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Are IVF Injections Painful? Tips for Fertility Shots

Published on September 5, 2017 by SCRC Contributor
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are ivf injections painful

The IVF experience is demanding in many ways, and one topic that comes up more often than you think is how to get through the many injections of fertility medication required during the ovarian stimulation phase.

Some patients feel embarrassed to admit that they have some fear and trepidation around this issue. You might feel as though the temporary discomfort of injections should pale in comparison to the possibility of finally getting pregnant, but don’t discount your own experience. Many women have an actual phobia of needles, which can make this process especially challenging.

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Even if you’re not very afraid of injections, multiple shots a day for weeks can be a grueling schedule for anyone. Knowing what to expect and how to make the whole experience a little easier can really help.

What can I expect from IVF injections? 

First of all, not every woman finds the shots painful, so that is something to keep in mind. For most patients, the injections aren’t pleasant, but they are quick and any discomfort is over in a few seconds. There are two kinds of injections that you will probably experience as you go through IVF.

  • Subcutaneous injections: This type of shot involves giving yourself medication with a very small needle inserted under the skin. Some of the common fertility medications that use subcutaneous injection are Lupron, Gonal-F, Follistim, and Menopur. The injection sites for subcutaneous shots are usually in the belly or the front of the thigh. If you have ever seen someone with diabetes administering an insulin shot to themselves, you will recognize the type of needle. Most of the medications you will take during IVF are administered this way, usually with an injection pen. The sensation of this type of shot is generally a quick pinching type of sensation. Some medications may give a slight tingling or stinging sensation as they are injected. It is generally pretty easy and straightforward to give yourself a subcutaneous injection.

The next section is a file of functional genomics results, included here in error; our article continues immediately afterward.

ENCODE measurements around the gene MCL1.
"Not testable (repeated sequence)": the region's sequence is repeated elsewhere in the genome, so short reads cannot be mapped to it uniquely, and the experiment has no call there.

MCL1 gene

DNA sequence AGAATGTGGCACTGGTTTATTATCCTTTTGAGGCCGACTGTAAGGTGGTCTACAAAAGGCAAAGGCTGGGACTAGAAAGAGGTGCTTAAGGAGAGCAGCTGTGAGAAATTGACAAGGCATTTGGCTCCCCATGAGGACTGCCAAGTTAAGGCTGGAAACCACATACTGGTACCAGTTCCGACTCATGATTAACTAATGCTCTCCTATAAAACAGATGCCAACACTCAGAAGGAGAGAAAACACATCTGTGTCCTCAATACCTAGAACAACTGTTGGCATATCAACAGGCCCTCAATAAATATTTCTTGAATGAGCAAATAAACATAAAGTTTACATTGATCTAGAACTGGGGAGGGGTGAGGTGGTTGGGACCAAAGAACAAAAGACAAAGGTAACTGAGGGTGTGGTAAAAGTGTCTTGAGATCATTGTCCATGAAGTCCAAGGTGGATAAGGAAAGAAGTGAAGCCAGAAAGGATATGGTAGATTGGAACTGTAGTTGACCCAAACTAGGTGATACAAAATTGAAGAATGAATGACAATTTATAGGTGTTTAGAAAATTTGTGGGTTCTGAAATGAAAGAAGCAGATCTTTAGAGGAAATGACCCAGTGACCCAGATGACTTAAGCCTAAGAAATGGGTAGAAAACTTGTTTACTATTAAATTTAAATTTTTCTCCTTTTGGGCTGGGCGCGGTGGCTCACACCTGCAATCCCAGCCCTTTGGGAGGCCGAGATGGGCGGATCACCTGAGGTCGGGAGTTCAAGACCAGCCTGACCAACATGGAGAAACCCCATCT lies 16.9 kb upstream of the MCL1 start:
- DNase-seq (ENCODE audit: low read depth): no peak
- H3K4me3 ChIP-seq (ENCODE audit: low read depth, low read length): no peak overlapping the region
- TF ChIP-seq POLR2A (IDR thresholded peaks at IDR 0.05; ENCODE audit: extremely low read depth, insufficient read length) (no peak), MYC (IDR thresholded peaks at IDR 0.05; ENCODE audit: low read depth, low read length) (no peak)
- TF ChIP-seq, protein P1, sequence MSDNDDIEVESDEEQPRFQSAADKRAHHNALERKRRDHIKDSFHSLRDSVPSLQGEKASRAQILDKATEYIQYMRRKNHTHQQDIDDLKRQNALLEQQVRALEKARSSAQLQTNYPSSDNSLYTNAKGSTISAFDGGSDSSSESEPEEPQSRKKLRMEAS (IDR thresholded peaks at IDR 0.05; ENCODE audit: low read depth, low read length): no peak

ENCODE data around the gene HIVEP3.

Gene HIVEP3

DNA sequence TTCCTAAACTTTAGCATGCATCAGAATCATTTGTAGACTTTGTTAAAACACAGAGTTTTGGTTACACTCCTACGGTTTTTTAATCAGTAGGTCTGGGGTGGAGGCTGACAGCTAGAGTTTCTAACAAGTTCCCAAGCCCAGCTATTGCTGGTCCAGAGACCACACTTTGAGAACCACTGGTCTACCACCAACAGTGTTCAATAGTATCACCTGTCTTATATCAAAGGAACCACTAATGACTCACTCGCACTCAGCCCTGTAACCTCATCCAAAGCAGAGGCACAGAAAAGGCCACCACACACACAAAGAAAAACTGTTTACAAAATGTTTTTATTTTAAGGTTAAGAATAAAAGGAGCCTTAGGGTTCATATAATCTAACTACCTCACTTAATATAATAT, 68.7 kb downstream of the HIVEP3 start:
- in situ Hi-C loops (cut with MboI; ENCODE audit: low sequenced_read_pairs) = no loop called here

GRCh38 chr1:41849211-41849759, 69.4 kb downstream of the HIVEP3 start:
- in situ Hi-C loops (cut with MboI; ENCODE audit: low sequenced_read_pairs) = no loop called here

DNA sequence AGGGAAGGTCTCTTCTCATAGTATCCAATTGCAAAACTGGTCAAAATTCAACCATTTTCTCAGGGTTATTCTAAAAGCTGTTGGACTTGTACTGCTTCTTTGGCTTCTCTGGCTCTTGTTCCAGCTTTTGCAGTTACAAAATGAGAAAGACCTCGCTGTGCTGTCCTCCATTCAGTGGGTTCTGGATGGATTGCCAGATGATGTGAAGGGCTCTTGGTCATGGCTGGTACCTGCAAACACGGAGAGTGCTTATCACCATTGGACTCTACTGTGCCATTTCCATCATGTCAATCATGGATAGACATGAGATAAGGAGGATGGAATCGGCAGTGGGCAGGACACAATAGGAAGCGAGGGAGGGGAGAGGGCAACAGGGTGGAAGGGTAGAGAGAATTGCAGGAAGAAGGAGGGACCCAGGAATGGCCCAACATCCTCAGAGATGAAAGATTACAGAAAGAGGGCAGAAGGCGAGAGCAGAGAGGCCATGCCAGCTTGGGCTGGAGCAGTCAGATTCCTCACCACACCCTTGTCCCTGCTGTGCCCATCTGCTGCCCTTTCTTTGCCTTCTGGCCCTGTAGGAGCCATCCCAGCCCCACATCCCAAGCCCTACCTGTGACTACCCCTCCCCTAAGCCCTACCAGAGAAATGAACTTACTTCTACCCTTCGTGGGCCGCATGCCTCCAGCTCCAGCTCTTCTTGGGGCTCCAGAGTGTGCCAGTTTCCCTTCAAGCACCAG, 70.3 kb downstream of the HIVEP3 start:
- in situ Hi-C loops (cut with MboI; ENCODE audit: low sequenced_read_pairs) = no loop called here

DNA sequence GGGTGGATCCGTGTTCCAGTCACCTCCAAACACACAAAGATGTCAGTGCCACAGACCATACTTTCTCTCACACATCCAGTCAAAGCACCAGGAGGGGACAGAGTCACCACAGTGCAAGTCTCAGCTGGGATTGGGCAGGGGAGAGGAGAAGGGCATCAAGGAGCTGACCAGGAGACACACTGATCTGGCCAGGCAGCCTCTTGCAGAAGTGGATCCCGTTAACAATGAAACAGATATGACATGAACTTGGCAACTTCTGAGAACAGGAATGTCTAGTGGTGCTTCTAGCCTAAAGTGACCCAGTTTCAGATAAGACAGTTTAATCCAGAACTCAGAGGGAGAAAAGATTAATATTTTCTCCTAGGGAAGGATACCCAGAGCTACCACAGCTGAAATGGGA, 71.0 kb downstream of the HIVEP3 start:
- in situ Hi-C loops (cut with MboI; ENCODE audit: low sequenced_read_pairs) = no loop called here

• Intramuscular injections: An intramuscular injection delivers fertility medication directly into a muscle, using a somewhat longer needle. Progesterone in oil is often given as an intramuscular injection, and the hCG “trigger” shot may be an intramuscular shot as well. The usual injection site for these medications is the top outer quadrant of the buttocks. It is possible to administer these shots yourself, but some people have their partner help. Some patients find the needle used for this type of injection intimidating, but the sensation is generally still on the mild pinch end of the spectrum.

How can I make injectable IVF medications easier?

The most important thing you can do to make your injections quick and easy is to give yourself time and space to get it right. Don’t rush, and paradoxically you’ll find it goes faster. Every woman has a different experience, but there are some tips that patients have found helpful.

  • Talk to your nurse: Before your cycle begins, the nurse at your clinic should talk you through everything you need to know about giving yourself injections. This is your time to ask questions and make sure that you feel confident. They may circle injection sites with a marker for you so that you don’t have any doubt. If you are particularly nervous, you might ask the nurse to give you the first injection: many patients find that once they know what to expect, it’s much easier to do it themselves.
  • Try to relax: This is obviously easier said than done, but if you tense up your muscles in anticipation of the shot, you can actually make it hurt more. Deep breathing and relaxation exercises right before the injection can make a big difference. Try breathing in deeply right before the injection and breathing out slowly as you depress the plunger.